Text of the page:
Sneaking into the Monument Lot from the Building on the Right
This site-responsive project was created at Spencer Brownstone gallery on New York’s Lower East Side. After researching former iterations of land use and businesses housed in the gallery’s location at 170B Suffolk St, I found that the gallery was formerly the site of the gravestone business, Forsyth Monument Works.
In reference to the objects once housed in the space, created a series of “monuments” that referenced not only to cemetery headstones, but also the architectural forms and details these grave markers often refer to themselves. The outdoor sculpture, Monuments (Tripartite Arch), alluded to the standard arched tombstone shape as well as the tripartite windows that make up the upper floors of the nearby Rivington House --a building embroiled in development-related scandal.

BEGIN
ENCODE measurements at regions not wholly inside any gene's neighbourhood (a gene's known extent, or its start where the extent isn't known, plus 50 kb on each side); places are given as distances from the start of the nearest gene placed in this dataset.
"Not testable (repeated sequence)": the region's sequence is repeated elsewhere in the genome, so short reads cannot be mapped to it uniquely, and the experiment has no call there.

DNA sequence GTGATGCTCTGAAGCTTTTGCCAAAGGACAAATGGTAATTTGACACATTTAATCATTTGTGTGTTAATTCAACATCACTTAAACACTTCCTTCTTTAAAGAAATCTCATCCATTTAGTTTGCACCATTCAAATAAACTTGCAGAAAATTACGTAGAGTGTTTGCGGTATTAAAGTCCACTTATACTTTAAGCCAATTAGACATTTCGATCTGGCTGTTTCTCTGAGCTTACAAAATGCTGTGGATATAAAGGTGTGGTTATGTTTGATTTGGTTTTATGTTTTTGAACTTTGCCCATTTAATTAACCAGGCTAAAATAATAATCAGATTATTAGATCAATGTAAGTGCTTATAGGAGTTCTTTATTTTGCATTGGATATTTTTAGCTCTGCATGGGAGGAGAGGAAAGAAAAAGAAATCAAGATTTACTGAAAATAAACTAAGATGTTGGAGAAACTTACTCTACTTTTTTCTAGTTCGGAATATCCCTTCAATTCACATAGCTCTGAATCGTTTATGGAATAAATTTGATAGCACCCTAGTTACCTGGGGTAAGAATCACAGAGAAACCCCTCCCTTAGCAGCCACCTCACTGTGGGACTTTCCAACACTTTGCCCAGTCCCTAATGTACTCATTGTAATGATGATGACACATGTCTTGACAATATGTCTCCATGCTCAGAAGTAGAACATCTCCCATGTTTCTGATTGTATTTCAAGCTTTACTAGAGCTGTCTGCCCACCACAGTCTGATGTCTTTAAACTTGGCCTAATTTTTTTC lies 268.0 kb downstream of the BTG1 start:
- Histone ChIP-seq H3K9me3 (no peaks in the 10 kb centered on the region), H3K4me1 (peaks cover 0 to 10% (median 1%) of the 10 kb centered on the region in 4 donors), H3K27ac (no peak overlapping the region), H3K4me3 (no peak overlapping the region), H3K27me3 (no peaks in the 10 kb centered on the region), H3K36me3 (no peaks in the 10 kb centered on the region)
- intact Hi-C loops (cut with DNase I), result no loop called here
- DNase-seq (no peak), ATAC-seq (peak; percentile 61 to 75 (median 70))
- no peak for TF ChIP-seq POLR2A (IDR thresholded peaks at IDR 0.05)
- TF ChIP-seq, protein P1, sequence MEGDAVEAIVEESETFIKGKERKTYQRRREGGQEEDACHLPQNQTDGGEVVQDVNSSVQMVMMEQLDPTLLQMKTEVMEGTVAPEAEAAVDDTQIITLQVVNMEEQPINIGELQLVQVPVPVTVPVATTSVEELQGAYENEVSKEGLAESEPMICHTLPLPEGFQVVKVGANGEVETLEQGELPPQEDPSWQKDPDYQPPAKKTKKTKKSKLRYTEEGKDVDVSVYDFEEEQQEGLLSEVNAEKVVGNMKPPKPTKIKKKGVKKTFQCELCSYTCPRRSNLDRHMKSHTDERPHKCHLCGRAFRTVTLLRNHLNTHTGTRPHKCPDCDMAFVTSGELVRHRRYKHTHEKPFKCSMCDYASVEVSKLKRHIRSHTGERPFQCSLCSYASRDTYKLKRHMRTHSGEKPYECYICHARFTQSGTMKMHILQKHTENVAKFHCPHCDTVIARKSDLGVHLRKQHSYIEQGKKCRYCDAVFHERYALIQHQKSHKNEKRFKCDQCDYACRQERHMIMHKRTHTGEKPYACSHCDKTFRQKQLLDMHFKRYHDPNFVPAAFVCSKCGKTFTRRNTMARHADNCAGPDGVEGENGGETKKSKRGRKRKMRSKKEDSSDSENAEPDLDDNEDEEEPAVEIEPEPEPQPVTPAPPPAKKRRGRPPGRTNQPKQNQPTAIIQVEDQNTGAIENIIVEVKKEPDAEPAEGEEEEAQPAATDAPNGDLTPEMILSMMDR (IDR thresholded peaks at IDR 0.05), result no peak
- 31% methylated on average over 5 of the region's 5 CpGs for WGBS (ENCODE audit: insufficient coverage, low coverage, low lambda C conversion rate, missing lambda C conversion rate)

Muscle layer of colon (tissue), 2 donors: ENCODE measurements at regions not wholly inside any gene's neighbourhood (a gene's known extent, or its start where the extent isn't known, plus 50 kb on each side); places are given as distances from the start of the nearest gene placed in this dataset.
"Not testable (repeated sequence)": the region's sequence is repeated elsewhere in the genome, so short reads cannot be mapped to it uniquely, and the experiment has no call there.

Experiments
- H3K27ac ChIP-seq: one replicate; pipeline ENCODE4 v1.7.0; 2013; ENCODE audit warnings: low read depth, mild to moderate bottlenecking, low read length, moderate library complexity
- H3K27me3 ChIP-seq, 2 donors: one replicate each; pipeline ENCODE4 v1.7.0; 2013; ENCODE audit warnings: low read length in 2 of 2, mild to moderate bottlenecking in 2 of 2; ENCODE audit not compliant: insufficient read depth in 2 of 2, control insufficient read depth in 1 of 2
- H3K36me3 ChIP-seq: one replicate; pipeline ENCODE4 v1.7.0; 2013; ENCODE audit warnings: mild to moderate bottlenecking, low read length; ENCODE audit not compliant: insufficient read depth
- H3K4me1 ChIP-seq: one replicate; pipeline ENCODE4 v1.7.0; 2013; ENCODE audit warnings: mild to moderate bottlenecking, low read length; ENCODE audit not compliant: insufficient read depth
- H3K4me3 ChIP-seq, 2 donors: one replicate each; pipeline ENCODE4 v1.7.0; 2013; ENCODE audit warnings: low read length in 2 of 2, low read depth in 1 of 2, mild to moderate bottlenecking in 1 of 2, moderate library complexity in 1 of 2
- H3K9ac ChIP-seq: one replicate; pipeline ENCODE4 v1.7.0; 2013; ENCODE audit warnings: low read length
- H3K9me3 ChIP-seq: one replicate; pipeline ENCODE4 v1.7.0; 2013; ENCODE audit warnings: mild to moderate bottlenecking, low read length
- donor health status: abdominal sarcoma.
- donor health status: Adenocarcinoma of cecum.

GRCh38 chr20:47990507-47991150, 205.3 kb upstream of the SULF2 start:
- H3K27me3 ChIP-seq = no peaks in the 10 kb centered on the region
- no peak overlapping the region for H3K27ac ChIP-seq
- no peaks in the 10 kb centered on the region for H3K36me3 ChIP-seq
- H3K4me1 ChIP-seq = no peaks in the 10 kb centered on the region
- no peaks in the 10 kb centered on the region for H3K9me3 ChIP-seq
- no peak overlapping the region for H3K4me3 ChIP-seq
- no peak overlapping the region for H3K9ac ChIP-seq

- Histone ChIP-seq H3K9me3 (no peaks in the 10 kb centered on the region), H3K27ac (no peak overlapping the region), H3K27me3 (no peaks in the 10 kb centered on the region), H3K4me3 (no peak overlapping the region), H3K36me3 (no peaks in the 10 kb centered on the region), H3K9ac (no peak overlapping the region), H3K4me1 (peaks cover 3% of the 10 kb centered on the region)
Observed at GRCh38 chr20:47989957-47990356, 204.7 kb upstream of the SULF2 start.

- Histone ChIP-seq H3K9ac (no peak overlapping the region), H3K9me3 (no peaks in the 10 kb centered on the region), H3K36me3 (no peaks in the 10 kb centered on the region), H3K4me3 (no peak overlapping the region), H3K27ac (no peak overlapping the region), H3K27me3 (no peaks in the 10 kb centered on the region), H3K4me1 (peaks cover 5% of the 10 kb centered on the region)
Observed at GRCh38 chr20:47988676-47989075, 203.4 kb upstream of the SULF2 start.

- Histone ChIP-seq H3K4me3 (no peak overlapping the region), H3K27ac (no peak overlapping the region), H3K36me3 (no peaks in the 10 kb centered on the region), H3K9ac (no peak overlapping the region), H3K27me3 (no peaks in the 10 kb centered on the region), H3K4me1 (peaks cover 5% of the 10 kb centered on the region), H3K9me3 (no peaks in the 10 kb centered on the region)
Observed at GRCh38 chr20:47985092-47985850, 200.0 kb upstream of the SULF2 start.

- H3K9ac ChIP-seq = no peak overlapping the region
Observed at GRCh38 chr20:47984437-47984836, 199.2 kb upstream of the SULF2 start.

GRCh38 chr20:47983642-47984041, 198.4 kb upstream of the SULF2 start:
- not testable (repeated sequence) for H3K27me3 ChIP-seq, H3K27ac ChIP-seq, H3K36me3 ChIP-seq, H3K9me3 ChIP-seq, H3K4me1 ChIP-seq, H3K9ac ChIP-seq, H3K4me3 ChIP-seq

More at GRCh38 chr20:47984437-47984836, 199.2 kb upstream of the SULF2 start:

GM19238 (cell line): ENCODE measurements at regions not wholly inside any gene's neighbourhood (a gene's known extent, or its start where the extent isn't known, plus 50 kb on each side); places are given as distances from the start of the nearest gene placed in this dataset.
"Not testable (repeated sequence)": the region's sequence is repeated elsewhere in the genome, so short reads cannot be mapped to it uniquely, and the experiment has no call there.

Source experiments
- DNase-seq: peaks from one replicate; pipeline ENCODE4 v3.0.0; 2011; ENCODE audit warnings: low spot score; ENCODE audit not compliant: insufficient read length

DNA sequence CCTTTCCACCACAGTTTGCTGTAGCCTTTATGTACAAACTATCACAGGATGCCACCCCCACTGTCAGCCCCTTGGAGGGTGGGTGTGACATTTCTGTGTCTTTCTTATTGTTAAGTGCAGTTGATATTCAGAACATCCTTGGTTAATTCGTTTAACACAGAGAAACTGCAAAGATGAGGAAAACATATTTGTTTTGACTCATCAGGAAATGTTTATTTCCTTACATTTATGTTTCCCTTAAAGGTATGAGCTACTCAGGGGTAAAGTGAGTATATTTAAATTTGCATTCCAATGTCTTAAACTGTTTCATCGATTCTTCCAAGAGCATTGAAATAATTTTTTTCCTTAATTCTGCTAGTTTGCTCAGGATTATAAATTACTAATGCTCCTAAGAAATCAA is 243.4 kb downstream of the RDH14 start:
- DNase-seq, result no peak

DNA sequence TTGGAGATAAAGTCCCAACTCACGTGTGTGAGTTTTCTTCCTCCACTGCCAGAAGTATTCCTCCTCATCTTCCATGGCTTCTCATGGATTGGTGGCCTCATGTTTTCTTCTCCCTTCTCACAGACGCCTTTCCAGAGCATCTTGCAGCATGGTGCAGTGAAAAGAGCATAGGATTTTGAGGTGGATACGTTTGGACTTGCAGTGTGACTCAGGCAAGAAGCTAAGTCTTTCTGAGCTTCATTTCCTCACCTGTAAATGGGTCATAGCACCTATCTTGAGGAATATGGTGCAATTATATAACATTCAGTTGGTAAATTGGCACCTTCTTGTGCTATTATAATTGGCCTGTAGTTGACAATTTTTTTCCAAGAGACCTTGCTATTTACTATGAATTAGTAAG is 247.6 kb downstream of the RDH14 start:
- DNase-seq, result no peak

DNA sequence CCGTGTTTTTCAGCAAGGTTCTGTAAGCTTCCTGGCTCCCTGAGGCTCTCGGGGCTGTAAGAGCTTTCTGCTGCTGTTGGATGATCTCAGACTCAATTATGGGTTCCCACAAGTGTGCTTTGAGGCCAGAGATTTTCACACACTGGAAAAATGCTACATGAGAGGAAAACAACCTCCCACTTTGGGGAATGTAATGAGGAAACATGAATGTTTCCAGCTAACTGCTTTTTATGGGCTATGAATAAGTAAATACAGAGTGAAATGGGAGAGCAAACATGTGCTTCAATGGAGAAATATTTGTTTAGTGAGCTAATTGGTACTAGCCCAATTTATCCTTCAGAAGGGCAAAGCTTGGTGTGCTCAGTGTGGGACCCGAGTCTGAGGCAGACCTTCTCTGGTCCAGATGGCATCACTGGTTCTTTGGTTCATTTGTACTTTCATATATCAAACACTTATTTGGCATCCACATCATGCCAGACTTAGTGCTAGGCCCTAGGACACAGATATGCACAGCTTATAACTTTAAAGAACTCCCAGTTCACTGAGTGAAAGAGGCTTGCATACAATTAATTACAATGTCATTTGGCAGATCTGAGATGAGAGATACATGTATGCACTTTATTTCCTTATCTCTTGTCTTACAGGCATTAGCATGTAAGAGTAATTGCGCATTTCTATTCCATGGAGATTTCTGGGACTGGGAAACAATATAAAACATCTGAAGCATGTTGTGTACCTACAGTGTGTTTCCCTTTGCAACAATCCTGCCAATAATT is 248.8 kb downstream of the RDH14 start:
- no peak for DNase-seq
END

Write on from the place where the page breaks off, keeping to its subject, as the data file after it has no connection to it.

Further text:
This installation brought attention to the windows that once lined Forsyth Monument Works; using a reductive process, the paint of the former exterior windows –now bricked-over were scraped of paint to reveal their placement. Mimicking these former apertures, cuts were made along the gallery’s northern walls to make visible the brick walls buried beneath the white walls of the gallery. Lining the opposite wall are arches from Fenestration 2, examples of a virtually obsolete method of decorative mold-making, whereby the mold gets run in place using wet plaster. Today, this technique is used almost exclusively for restoration. Thus, these were created to reference historic decorative moldings by employing the language of repair.